The use of a mechanical harvesting device to harvest shellfish from a sovereign submerged land aquaculture lease may be authorized as a special lease condition pursuant to Chapter 253, F.S., following approval by the Board of Trustees of the Internal Improvement Trust Fund. A mechanical harvesting device is defined as a dredge, scrape, rake, drag, or other device that is self-propelled or towed by a vessel and is used to harvest shellfish. The term does

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not include handheld or hand drawn hydraulically or mechanically operated devices used to harvest cultured clams from leased sovereign submerged lands, and this subsection does not apply to such handheld or hand drawn devices.
Best Management Practices:

The use of mechanical harvesting devices is prohibited on natural reefs or public shellfish beds.

Mechanical harvesting devices shall only be used for the harvesting of live shellfish. The harvesting of dead shell is prohibited.

Mechanical harvesting is prohibited on aquaculture leases unless authorized in the lease agreement.

An annual cultch material planting plan shall be submitted to the division. The plan shall include the quantity and type of material to be planted and a proposed timeline for planting activities.

Only one mechanical harvesting device per lease may be possessed or operated at any time at a lease site.

A mechanical harvesting device shall not be possessed on the waters of the state from 30 minutes prior to sunset through sunrise. Harvested shellfish must meet the time and temperature delivery requirements found in Rule 5L- 1.008, F.A.C.

A mechanical harvesting device shall not exceed 48 inches in width at the device's widest dimension or at the tooth bar.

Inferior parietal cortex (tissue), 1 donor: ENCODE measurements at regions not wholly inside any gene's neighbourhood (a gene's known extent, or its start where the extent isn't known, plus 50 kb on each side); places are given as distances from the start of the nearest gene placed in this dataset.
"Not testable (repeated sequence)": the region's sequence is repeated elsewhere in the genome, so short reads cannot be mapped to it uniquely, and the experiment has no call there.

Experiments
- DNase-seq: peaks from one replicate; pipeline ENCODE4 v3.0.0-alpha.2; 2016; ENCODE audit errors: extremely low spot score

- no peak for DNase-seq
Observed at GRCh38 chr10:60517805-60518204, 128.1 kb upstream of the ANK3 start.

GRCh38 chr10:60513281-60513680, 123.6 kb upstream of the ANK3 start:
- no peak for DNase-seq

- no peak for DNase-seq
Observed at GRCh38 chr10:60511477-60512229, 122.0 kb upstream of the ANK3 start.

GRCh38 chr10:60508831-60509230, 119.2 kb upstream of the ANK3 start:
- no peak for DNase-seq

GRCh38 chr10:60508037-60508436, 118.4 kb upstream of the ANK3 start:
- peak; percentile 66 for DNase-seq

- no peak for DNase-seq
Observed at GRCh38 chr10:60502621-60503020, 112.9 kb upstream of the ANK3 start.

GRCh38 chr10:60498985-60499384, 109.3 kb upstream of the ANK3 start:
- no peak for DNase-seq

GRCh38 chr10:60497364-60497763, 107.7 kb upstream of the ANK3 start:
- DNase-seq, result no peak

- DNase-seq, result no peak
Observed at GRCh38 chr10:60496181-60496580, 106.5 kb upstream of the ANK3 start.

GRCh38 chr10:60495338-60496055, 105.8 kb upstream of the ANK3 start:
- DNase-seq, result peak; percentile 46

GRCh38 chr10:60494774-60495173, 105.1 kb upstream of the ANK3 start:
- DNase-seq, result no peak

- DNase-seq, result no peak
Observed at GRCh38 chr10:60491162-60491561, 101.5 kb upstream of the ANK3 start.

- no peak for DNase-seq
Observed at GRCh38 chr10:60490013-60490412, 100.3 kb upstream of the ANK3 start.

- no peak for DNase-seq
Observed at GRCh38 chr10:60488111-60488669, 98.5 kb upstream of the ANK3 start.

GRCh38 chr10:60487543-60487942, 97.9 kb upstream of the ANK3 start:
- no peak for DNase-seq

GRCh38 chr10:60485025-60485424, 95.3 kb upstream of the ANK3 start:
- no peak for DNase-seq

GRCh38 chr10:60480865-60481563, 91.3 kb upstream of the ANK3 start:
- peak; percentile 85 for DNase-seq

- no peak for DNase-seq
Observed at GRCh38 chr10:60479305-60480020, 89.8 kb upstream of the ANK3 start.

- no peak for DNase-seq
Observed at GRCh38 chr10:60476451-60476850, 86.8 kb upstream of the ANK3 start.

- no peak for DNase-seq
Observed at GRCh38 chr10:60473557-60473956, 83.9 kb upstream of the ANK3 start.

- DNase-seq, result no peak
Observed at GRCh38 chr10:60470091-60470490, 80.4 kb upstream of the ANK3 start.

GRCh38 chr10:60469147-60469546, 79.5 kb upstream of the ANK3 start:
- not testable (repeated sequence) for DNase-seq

Mechanical harvesting device teeth shall not exceed 6 inches in length. Teeth shall be spaced approximately 2 inches on center.

Mechanical harvesting devices shall not exceed 175 pounds in total weight.

Mechanical harvesting devices must be clearly marked with the Aquaculture Certificate

of Registration number.

The use of mechanical harvesting devices is restricted to the approved aquaculture lease and can not be used outside of the lease boundaries or in easements. Mechanical harvesting devices must be removed from the water upon the boat exiting the lease boundary.

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Prior to the use of a mechanical harvesting device, the aquaculture lease parcel must be marked as specified in the submerged land lease agreement.

A harvest plan along with dimensions and specifications of mechanical harvesting devices shall be submitted prior to deployment on an aquaculture lease.

Mechanical harvesting devices should not be used within 100 feet of corals, emergent and submerged aquatic vegetation, seagrasses, oyster bars, clam beds. or endangered species designated critical habitat (unless approved by the National Marine Fisheries Service).

Culling or sorting of shellfish shall be performed by aquaculturists within the boundaries of their lease.

Any endangered species or marine turtles incidentally taken during mechanical harvesting activities must be reported to FWC's Wildlife Alert Number at 1-888-404- FWC within 24 hours.

Failure to comply with Subsection 597.010(17) or mechanical harvesting BMPs will result in the revocation of all submerged lands leases issued pursuant to Chapter 253, F.S., held by the violator and denial of any future use of sovereign submerged land.

G. PUBLIC HEALTH PROTECTION Best Management Practices:

Shellfish grown by the aquaculturist shall comply with provisions of the Comprehensive Shellfish Control Code (incorporated by reference into Rule 5L-3.004, F.A.C.), Rule Chapter 5L-1, and Aquaculture Best Management Practices, Rule Chapter 5L-3, F.A.C., and the Florida Aquaculture Policy Act, Chapter 597, F.S.

Shellfish harvested by the aquaculturist to be sold in any market, other than seedstock shall comply with provisions of Rule Chapter 5L-1, F.A.C.

Annually complete the National Shellfish Sanitation Program required harvester/processor training as a prerequisite to obtaining the annual Aquaculture Certificate of Registration. The certified aquaculturist is responsible for retaining the record of completing this training and must provide a copy when applying for new certification or renewal certification.

Follow all requirements of the National Shellfish Sanitation Program and the Comprehensive Shellfish Control Code. (Model Ordinance 2015 of the National Shellfish